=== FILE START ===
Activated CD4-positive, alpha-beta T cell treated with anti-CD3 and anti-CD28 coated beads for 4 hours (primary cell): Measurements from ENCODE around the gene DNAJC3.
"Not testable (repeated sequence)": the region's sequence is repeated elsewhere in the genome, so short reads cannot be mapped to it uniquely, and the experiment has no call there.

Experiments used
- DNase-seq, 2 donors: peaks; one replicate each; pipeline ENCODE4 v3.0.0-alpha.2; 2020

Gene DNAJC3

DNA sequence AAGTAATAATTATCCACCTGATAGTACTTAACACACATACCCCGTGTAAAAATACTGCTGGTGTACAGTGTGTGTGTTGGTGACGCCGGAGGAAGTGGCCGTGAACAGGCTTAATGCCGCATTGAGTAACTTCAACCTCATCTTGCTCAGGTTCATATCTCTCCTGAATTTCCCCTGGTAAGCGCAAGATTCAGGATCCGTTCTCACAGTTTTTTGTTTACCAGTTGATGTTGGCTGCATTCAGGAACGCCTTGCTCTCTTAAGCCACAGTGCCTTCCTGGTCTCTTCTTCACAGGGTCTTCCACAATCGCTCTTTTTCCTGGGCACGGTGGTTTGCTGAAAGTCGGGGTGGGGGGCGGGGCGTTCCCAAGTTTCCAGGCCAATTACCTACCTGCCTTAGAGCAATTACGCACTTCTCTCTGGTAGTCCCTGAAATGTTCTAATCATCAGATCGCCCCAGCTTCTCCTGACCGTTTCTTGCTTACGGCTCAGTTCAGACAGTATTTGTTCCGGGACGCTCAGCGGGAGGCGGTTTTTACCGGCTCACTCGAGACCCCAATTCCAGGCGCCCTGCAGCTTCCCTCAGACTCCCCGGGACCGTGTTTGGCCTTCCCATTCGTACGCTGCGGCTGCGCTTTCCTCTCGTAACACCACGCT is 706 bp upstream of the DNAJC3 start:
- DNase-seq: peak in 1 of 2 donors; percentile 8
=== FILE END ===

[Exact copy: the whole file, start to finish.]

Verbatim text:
Activated CD4-positive, alpha-beta T cell treated with anti-CD3 and anti-CD28 coated beads for 4 hours (primary cell): Measurements from ENCODE around the gene DNAJC3.
"Not testable (repeated sequence)": the region's sequence is repeated elsewhere in the genome, so short reads cannot be mapped to it uniquely, and the experiment has no call there.

Experiments used
- DNase-seq, 2 donors: peaks; one replicate each; pipeline ENCODE4 v3.0.0-alpha.2; 2020

Gene DNAJC3

DNA sequence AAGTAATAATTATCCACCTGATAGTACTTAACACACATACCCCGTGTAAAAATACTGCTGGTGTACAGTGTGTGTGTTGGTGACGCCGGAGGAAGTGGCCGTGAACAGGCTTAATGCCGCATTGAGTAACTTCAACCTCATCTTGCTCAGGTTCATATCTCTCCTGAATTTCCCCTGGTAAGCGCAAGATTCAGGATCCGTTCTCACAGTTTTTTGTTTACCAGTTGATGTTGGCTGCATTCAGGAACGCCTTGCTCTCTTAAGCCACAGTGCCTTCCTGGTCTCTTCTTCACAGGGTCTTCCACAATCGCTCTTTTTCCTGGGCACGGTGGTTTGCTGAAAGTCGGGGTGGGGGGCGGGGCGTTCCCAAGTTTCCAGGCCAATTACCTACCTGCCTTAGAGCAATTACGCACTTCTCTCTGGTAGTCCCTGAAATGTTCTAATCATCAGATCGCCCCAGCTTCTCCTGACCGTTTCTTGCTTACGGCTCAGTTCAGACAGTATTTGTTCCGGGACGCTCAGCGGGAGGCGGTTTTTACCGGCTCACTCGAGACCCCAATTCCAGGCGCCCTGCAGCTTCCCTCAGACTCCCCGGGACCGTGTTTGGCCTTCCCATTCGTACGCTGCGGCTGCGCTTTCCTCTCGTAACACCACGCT is 706 bp upstream of the DNAJC3 start:
- DNase-seq: peak in 1 of 2 donors; percentile 8